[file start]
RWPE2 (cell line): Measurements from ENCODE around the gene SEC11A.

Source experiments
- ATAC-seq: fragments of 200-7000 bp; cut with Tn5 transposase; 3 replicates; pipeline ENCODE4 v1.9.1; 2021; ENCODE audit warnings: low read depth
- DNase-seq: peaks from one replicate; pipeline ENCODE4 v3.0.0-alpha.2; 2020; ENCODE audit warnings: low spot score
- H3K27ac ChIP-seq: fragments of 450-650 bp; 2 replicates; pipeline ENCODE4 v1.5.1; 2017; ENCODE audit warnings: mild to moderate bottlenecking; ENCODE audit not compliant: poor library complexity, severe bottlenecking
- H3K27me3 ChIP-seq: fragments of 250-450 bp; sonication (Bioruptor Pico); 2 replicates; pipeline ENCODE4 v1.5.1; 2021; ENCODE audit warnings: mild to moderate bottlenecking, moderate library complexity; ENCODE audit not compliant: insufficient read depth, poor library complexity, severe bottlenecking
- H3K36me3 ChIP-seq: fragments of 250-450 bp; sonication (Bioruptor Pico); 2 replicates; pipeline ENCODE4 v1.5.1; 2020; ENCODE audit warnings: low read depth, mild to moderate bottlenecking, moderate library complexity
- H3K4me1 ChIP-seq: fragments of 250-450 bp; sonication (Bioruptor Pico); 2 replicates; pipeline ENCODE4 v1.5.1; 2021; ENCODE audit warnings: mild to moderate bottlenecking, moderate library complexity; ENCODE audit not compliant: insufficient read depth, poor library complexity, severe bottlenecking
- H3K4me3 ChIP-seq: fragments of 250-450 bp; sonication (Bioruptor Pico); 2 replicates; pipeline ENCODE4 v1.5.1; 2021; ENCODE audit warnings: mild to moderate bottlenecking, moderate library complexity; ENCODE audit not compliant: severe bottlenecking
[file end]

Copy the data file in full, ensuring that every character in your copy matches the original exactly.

RWPE2 (cell line): Measurements from ENCODE around the gene SEC11A.

Source experiments
- ATAC-seq: fragments of 200-7000 bp; cut with Tn5 transposase; 3 replicates; pipeline ENCODE4 v1.9.1; 2021; ENCODE audit warnings: low read depth
- DNase-seq: peaks from one replicate; pipeline ENCODE4 v3.0.0-alpha.2; 2020; ENCODE audit warnings: low spot score
- H3K27ac ChIP-seq: fragments of 450-650 bp; 2 replicates; pipeline ENCODE4 v1.5.1; 2017; ENCODE audit warnings: mild to moderate bottlenecking; ENCODE audit not compliant: poor library complexity, severe bottlenecking
- H3K27me3 ChIP-seq: fragments of 250-450 bp; sonication (Bioruptor Pico); 2 replicates; pipeline ENCODE4 v1.5.1; 2021; ENCODE audit warnings: mild to moderate bottlenecking, moderate library complexity; ENCODE audit not compliant: insufficient read depth, poor library complexity, severe bottlenecking
- H3K36me3 ChIP-seq: fragments of 250-450 bp; sonication (Bioruptor Pico); 2 replicates; pipeline ENCODE4 v1.5.1; 2020; ENCODE audit warnings: low read depth, mild to moderate bottlenecking, moderate library complexity
- H3K4me1 ChIP-seq: fragments of 250-450 bp; sonication (Bioruptor Pico); 2 replicates; pipeline ENCODE4 v1.5.1; 2021; ENCODE audit warnings: mild to moderate bottlenecking, moderate library complexity; ENCODE audit not compliant: insufficient read depth, poor library complexity, severe bottlenecking
- H3K4me3 ChIP-seq: fragments of 250-450 bp; sonication (Bioruptor Pico); 2 replicates; pipeline ENCODE4 v1.5.1; 2021; ENCODE audit warnings: mild to moderate bottlenecking, moderate library complexity; ENCODE audit not compliant: severe bottlenecking